Friday, August 6, 2010

Happy Birthday, Robert Mitchum!

"He's the only man in town I'd be afraid to fight for real. I might knock him down, but he'd keep getting up until one of us was dead." Frank Sinatra on Robert Mitchum.

So today is Robert Mitchum's birthday. Besides being known for awesome film noirs ( a couple represented below), there was a couple other things I found out about him when I was looking up his movies today. I guess everyone knows how he was arrested in 1948 for marijuana possession in a sting operation. I think its weird that he could get arrested in 1948 and still have his career flourish afterwards. It seems like a death knell for someone's career back then. He must have had a hell of a publicist I mean, he went to jail and even a prison work farm. I suppose, since photographers from "Life" came out to take pictures of him doing work in a prison jumpsuit that he just parlayed it into a way of adding to his toughguy persona. (Funny, he described his experience in jail to a reporter as "like Palm Springs, but without the riff-raff")

The other surprising thing was that he actually released two albums, and one of them was a calypso one. Oh man, it would be great to get my hands on this album, that cover is amazing. I knew he did sing songs sometimes in his movies, and even sang the title songs sometimes, like the theme from Thunder Road, but him putting out two whole albums-renaissance man.



What about his movies? Well, come to find out I am kind of deficient as far as what I have and haven't seen in the Robert Mitchum oeuvre: like The Lusty Men, Thunder Road, The Sundowners, Not As A Stranger, Pursued-you get the picture. There's some gaps, lets say. So here are my five favorite Robert Mitchum films which can also serve as a good gateway/starting point to his films.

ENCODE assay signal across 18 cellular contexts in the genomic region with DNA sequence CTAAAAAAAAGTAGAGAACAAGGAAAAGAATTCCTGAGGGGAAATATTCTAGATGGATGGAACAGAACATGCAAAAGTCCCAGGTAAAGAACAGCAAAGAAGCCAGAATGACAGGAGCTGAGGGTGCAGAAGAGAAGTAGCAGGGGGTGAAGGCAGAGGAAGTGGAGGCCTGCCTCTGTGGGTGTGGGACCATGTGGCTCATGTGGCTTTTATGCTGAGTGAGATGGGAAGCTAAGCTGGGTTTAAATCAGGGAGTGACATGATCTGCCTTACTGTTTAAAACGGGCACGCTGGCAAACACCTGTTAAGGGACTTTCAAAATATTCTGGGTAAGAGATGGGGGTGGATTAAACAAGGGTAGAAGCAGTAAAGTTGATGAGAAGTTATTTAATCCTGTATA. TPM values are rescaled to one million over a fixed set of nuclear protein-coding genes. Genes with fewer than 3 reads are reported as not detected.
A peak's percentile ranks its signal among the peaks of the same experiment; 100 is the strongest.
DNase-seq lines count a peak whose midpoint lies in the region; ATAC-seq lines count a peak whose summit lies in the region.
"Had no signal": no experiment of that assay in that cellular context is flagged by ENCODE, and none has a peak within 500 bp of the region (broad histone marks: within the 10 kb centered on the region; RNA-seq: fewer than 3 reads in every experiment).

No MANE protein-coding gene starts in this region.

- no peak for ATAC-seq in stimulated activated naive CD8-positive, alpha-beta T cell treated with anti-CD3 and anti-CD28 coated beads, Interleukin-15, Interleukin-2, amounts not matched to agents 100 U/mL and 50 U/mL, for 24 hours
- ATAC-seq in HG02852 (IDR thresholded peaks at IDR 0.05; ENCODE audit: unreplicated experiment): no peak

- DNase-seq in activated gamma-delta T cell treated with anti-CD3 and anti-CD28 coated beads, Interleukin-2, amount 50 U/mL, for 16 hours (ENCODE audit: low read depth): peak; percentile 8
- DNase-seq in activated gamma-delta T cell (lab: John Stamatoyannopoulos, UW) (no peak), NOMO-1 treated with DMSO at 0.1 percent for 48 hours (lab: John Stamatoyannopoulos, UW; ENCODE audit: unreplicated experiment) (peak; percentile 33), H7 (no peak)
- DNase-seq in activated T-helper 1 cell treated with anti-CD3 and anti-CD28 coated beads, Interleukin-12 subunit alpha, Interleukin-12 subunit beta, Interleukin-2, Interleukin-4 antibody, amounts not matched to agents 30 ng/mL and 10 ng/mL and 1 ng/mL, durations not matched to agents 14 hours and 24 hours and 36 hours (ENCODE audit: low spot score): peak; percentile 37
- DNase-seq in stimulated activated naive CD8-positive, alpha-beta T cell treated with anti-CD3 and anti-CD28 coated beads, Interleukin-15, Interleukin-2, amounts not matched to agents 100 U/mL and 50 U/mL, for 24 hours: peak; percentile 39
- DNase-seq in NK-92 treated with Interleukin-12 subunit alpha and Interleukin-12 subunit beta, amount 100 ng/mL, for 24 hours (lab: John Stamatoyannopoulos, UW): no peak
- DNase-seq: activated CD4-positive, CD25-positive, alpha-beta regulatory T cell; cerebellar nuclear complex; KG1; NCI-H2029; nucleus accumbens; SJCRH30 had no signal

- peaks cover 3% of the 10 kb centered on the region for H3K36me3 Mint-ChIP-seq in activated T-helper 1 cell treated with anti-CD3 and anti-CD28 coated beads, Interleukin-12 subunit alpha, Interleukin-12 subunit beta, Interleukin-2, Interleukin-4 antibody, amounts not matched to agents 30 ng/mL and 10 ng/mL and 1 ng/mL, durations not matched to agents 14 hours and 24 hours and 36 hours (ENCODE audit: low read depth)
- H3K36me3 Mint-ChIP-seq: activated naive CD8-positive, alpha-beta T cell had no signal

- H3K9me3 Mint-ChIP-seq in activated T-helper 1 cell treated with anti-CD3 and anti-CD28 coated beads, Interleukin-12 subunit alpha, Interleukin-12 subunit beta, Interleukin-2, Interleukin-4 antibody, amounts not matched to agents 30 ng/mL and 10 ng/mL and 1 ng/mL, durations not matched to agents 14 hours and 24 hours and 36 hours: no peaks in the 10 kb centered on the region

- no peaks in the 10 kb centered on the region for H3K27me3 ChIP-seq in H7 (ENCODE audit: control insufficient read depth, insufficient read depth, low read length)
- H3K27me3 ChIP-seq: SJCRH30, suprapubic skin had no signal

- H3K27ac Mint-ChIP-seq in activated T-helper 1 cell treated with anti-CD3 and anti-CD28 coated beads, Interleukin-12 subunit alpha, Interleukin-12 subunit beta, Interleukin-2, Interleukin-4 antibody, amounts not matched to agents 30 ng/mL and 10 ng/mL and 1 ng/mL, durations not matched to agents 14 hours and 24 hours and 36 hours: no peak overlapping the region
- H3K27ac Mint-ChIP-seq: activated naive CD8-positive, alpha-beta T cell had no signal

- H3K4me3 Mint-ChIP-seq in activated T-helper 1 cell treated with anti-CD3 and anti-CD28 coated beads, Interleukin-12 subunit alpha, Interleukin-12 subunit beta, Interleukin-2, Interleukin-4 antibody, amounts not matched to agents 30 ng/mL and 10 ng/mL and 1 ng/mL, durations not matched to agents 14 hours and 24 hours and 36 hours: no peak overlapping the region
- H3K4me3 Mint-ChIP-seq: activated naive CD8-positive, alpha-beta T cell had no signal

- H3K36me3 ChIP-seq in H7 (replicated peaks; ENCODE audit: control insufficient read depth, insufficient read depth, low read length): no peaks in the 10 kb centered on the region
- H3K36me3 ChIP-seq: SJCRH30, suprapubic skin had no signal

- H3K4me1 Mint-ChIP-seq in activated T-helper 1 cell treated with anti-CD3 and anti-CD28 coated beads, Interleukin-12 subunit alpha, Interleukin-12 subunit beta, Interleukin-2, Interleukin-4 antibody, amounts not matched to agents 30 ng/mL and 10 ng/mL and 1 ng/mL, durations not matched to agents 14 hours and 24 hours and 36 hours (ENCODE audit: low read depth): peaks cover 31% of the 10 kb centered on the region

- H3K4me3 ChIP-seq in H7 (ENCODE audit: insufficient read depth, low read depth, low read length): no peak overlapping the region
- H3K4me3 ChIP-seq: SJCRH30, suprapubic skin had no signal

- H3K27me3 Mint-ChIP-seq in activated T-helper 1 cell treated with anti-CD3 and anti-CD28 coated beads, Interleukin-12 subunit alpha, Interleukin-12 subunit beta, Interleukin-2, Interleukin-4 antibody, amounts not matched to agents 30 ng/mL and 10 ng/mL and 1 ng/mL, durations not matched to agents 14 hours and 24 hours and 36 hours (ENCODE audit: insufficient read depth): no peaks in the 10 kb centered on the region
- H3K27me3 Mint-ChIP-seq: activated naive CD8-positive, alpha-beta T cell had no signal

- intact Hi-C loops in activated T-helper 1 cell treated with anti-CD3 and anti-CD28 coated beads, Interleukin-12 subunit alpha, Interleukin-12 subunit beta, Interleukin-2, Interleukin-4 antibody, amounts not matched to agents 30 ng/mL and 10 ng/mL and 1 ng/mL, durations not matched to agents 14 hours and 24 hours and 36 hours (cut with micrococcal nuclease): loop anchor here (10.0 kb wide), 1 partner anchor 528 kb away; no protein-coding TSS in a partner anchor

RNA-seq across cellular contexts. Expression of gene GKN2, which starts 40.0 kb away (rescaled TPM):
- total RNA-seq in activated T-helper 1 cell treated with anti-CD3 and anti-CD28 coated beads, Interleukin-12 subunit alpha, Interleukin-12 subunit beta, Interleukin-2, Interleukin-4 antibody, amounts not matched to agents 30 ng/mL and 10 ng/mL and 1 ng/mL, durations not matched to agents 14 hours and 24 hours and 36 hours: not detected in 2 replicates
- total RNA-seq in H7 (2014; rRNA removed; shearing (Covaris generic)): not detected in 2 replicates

1) Out Of The Past (1947)

Quintessential film noir that helped make Robert Mitchum a star.

2) Night Of The Hunter (1955)

This probably helped seal the deal as far as Robet Mitchum playing bad guys. He's chilling as the psychopathic preacher that kills women and preys on children. I would also be remiss in not mentioning how this is the only movie actor Charles Laughton ever directed, and it is amazing. Some of the scenes, like the one on the river, are like something out of a surreal nightmare.

3) Heaven Knows, Mr. Allison (1957)

Here he plays Corporal Allison, stranded on an island in the South Pacific with a nun played by Deborah Kerr. Its a nice "opposites attract" drama where the leads are forced to work together and end up developing a mutual admiration (attraction?) to one another. My description probably makes it sound a lot more rote than it actually is, its really good.

4) Cape Fear (1962)

Here he originates the role of Max Cady, the criminal later played by Robert De Niro, in a movie that probably didn't need to be remade. He goes toe to toe with Gregory Peck, who plays the lawyer who put him away. Not only does he drip malice, the movie drips atmosphere, and Peck and MItchum put on an acting masterclass.

5) The Friends of Eddie Coyle (1973)

I've noticed that as Mitchum's career reached into the seventies and he's gotten older, his acting work keeps getting described as "lived in". Which is actually apropos, because it seems that way-the look and feel (it was directed by Peter Yates, who directed Bullitt) not only of the old school criminals, including Mitchum as Coyle, who are going for that one last score before they retire-but also captures amazingly a lot of old school feeling and location in the Boston area. Just seeing him and Peter Boyle go to a Bruins game and cheering for Bobby Orr is awesome. But thats a little bit of near-hometown pride, but what can I say? It works.

Bonus (on the lighter side, I suppose):

Holiday Affair (1949)

The Grass Is Greener (1960)

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